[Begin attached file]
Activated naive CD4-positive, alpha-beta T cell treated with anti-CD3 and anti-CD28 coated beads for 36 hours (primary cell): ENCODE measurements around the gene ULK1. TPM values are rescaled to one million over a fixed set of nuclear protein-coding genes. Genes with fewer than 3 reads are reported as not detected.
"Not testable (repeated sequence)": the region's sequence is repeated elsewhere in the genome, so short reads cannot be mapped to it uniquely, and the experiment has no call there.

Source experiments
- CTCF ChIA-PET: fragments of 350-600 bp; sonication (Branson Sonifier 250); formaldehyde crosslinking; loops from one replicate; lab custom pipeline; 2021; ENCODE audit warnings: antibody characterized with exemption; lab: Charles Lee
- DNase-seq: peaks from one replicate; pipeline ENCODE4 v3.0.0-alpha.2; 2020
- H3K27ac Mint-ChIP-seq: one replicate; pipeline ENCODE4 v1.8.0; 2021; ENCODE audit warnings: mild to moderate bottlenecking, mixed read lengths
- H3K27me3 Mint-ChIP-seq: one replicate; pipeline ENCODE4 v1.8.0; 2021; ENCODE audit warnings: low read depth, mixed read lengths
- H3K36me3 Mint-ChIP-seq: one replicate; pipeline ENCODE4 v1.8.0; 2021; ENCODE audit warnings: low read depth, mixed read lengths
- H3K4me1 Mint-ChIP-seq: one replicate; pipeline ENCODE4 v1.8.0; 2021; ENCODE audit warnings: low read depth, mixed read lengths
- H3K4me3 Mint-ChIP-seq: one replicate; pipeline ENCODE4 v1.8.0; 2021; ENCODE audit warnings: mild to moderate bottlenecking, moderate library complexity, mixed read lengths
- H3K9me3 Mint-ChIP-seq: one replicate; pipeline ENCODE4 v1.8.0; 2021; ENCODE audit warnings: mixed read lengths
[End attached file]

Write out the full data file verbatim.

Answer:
Activated naive CD4-positive, alpha-beta T cell treated with anti-CD3 and anti-CD28 coated beads for 36 hours (primary cell): ENCODE measurements around the gene ULK1. TPM values are rescaled to one million over a fixed set of nuclear protein-coding genes. Genes with fewer than 3 reads are reported as not detected.
"Not testable (repeated sequence)": the region's sequence is repeated elsewhere in the genome, so short reads cannot be mapped to it uniquely, and the experiment has no call there.

Source experiments
- CTCF ChIA-PET: fragments of 350-600 bp; sonication (Branson Sonifier 250); formaldehyde crosslinking; loops from one replicate; lab custom pipeline; 2021; ENCODE audit warnings: antibody characterized with exemption; lab: Charles Lee
- DNase-seq: peaks from one replicate; pipeline ENCODE4 v3.0.0-alpha.2; 2020
- H3K27ac Mint-ChIP-seq: one replicate; pipeline ENCODE4 v1.8.0; 2021; ENCODE audit warnings: mild to moderate bottlenecking, mixed read lengths
- H3K27me3 Mint-ChIP-seq: one replicate; pipeline ENCODE4 v1.8.0; 2021; ENCODE audit warnings: low read depth, mixed read lengths
- H3K36me3 Mint-ChIP-seq: one replicate; pipeline ENCODE4 v1.8.0; 2021; ENCODE audit warnings: low read depth, mixed read lengths
- H3K4me1 Mint-ChIP-seq: one replicate; pipeline ENCODE4 v1.8.0; 2021; ENCODE audit warnings: low read depth, mixed read lengths
- H3K4me3 Mint-ChIP-seq: one replicate; pipeline ENCODE4 v1.8.0; 2021; ENCODE audit warnings: mild to moderate bottlenecking, moderate library complexity, mixed read lengths
- H3K9me3 Mint-ChIP-seq: one replicate; pipeline ENCODE4 v1.8.0; 2021; ENCODE audit warnings: mixed read lengths